Text and Interview: Alec Coiro
Photo: Olimpia Dior
When we first encountered Mehl’s runway show where the part of the runway was being played by the aisle of a bus, we were delighted at first sight.
I believe that Mehl’s fashion confronts head-on a problem that seems obvious but so often gets ignored: things that have been done before are boring. You can spice up a runway show in all types of different ways, but if the runway is still a runway and not part of a public transportation conveyance, you haven’t really gone all the way.
Talking to Mehl, however, you get the sense that she hasn’t set out to be a “disrupter” (thank god) nor does she want to innovate for innovation’s sake alone; this is just who she is and how she sees the world. When you notice that one of her pieces is made in part of telephone wire, you’re not scandalized; rather, you think, naturally that’s where the telephone wire should go.
She pulls off her experimentations in industrial materials without evoking too many industrial/goth overtones, in part because of the brilliant color pallette that she favors.
Although, despite the vivaciousness of her colors, it’s not clear that Mehl would necessarily object to be associated with industrial or goth styles. For her inspiration Mehl seems to inhabit the world of contemporary subculture as it would have been imagined by kids 20 years ago: the cyber-punks and the glowing ravers of the ‘90s. To me this makes a ton of sense. If you told a club kid in 1992 that in the future we would all be attached to microchips and communicate via videolink and have sex based on a database interface, that kid would would be A) psyched and B) assume that we would all be wearing Amanda Mehl all the time (as we should). If that kid found out that we people of the future actually mostly dress in activewear from Uniqlo, he or she would be massively let down. And that’s just one of the many reasons we’re impressed by Amanda Mehl’s designs and were super psyched when we got a chance to talk to her.
How did you come up with idea for the show on a bus? We really really loved it.
Thanks! I hate standard things so I thought about different alternative ideas to present the collection. It had to be something rebellious and playful that goes with the spirit of my brand and I wanted it to be interactive. Since I’m a visual artist as well, I treated the show like a performance happening. A contemporary art background changes the way you think about things, but there are also a lot of logistics. I had no budget and I know location is important and that fashion week is such a busy time for fashion editors so chances of getting the press to come somewhere far would have been slim and it hit me that we can make the location anywhere with a vehicle. My and the stylist of the show Mickey Freeman were brainstorming and came up with the school bus. We parked it outside of the Oscar de la Renta x Monsey show which was the highlight of NYFW. It was really risky because I couldn’t afford permits, the parking was illegal and there was no guarantee I would find a spot for the bus to stand, but I decided to try my luck and had amazing support from a fantastic team, friends and family. I was sure I would be fined because Clarkson Square is swarming with police during NYFW but the fine was still cheaper than a permit. I ended up getting away with it totally. Then I was offered a free space to do the show which would have been much less of a headache but it didn’t interest me so I stuck with the school bus.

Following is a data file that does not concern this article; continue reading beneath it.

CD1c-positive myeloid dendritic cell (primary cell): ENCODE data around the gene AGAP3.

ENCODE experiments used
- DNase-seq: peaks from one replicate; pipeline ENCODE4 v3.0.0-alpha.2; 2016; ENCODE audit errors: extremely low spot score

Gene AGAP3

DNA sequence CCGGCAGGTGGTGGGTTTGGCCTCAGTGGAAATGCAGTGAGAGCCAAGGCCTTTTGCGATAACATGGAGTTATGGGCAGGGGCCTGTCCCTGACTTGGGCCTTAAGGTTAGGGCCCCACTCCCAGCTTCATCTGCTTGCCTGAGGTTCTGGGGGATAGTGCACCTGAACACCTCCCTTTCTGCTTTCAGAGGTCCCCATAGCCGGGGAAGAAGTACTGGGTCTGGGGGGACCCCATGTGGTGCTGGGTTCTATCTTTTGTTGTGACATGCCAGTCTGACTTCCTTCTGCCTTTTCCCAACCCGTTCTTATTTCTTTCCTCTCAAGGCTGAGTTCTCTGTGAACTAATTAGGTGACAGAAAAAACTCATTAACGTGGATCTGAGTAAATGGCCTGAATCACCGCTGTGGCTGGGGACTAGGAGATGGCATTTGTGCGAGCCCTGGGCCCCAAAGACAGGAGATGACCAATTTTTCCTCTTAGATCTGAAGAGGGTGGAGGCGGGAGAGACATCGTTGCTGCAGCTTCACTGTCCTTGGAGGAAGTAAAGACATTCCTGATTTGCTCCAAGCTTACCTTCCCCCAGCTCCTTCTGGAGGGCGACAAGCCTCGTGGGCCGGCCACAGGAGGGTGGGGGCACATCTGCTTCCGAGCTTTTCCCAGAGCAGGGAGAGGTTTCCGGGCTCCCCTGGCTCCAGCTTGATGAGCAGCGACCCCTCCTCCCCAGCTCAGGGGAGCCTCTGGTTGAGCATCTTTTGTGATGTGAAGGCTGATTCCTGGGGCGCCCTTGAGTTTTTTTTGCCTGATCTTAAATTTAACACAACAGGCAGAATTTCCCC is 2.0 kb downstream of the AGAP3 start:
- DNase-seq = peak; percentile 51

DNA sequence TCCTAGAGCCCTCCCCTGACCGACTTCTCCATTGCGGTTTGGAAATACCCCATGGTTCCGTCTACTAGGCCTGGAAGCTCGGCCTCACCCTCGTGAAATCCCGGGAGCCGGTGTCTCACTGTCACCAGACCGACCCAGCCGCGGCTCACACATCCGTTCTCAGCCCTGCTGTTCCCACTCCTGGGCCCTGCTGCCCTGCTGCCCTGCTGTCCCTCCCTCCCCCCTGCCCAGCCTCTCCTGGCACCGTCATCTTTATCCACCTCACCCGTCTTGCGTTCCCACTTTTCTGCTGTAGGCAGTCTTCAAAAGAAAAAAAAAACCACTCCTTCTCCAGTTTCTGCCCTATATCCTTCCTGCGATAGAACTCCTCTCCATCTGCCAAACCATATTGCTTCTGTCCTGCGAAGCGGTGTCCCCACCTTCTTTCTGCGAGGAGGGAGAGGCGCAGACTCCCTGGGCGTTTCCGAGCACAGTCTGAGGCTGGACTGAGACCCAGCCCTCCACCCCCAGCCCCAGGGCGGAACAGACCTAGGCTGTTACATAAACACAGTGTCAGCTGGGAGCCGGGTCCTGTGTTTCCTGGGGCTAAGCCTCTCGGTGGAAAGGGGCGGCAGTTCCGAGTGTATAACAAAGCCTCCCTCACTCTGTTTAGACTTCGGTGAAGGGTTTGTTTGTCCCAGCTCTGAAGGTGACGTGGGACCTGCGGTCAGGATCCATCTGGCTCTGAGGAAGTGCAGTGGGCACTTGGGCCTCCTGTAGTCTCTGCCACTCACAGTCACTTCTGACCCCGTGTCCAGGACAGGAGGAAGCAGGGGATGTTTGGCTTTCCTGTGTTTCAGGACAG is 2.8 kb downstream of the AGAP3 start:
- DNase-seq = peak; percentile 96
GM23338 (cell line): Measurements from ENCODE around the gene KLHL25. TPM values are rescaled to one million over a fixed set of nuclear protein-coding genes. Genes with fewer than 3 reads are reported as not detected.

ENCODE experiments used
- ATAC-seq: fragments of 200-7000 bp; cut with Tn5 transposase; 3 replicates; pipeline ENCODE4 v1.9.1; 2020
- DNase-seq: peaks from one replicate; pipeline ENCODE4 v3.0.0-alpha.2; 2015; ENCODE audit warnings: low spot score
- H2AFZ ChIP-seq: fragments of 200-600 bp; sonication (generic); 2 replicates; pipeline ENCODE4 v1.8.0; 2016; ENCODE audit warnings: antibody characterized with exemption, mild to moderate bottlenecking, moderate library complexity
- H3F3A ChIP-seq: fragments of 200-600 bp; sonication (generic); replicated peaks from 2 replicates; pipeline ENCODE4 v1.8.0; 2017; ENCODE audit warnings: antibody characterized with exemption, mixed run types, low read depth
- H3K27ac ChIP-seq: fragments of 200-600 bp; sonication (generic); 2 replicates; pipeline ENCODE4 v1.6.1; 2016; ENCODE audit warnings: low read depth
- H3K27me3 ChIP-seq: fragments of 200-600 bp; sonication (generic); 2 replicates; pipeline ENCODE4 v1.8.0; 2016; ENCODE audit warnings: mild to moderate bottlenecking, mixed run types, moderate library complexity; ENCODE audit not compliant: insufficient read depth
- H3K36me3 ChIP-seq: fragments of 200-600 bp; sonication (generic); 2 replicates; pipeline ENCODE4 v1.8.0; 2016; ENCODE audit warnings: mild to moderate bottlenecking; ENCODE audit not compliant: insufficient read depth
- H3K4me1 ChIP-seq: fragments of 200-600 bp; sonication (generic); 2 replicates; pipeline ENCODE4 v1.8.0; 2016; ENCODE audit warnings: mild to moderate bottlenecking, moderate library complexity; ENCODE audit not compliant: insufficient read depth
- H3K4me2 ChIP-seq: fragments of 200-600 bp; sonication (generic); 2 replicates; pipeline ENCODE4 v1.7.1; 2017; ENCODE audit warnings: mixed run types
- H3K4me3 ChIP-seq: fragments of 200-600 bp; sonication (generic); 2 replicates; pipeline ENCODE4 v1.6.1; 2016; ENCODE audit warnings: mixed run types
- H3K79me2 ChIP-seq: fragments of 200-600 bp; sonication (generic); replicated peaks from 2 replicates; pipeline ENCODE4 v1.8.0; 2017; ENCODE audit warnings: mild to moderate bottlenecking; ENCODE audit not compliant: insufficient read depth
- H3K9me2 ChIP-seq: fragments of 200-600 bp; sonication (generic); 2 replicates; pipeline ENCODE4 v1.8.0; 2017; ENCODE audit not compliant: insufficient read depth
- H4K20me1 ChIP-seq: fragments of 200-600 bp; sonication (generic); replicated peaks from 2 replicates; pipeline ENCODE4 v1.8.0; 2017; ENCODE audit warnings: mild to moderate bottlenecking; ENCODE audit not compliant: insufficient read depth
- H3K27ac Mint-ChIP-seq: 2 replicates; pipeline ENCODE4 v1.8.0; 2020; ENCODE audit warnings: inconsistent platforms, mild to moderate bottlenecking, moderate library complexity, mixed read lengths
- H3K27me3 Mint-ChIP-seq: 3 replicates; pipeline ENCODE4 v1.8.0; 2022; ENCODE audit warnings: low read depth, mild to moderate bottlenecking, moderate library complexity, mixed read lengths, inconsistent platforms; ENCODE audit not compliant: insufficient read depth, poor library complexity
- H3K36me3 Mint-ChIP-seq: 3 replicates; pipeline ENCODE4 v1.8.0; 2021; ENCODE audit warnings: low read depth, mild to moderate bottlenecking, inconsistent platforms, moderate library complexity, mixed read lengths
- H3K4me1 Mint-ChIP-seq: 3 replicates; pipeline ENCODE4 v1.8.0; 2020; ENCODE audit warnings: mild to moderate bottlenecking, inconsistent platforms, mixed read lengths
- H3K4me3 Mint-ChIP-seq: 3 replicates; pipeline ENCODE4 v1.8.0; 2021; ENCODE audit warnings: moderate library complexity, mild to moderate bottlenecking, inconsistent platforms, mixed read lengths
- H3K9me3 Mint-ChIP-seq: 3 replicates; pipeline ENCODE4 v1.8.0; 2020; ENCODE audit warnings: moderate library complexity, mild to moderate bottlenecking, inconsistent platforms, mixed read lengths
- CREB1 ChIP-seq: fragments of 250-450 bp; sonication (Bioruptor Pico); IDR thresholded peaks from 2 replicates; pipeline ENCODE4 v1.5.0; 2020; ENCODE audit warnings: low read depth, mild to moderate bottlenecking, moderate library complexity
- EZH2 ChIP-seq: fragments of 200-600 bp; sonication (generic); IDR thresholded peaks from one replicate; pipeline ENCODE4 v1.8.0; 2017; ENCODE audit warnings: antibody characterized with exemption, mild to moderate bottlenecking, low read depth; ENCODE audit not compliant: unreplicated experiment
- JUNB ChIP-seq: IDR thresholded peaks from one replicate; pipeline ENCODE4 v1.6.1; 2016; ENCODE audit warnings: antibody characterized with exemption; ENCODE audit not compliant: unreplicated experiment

You’re known for your inventive and unexpected materials. Can you give us some details on some of the materials you incorporated for the fall 2017 collection we just saw?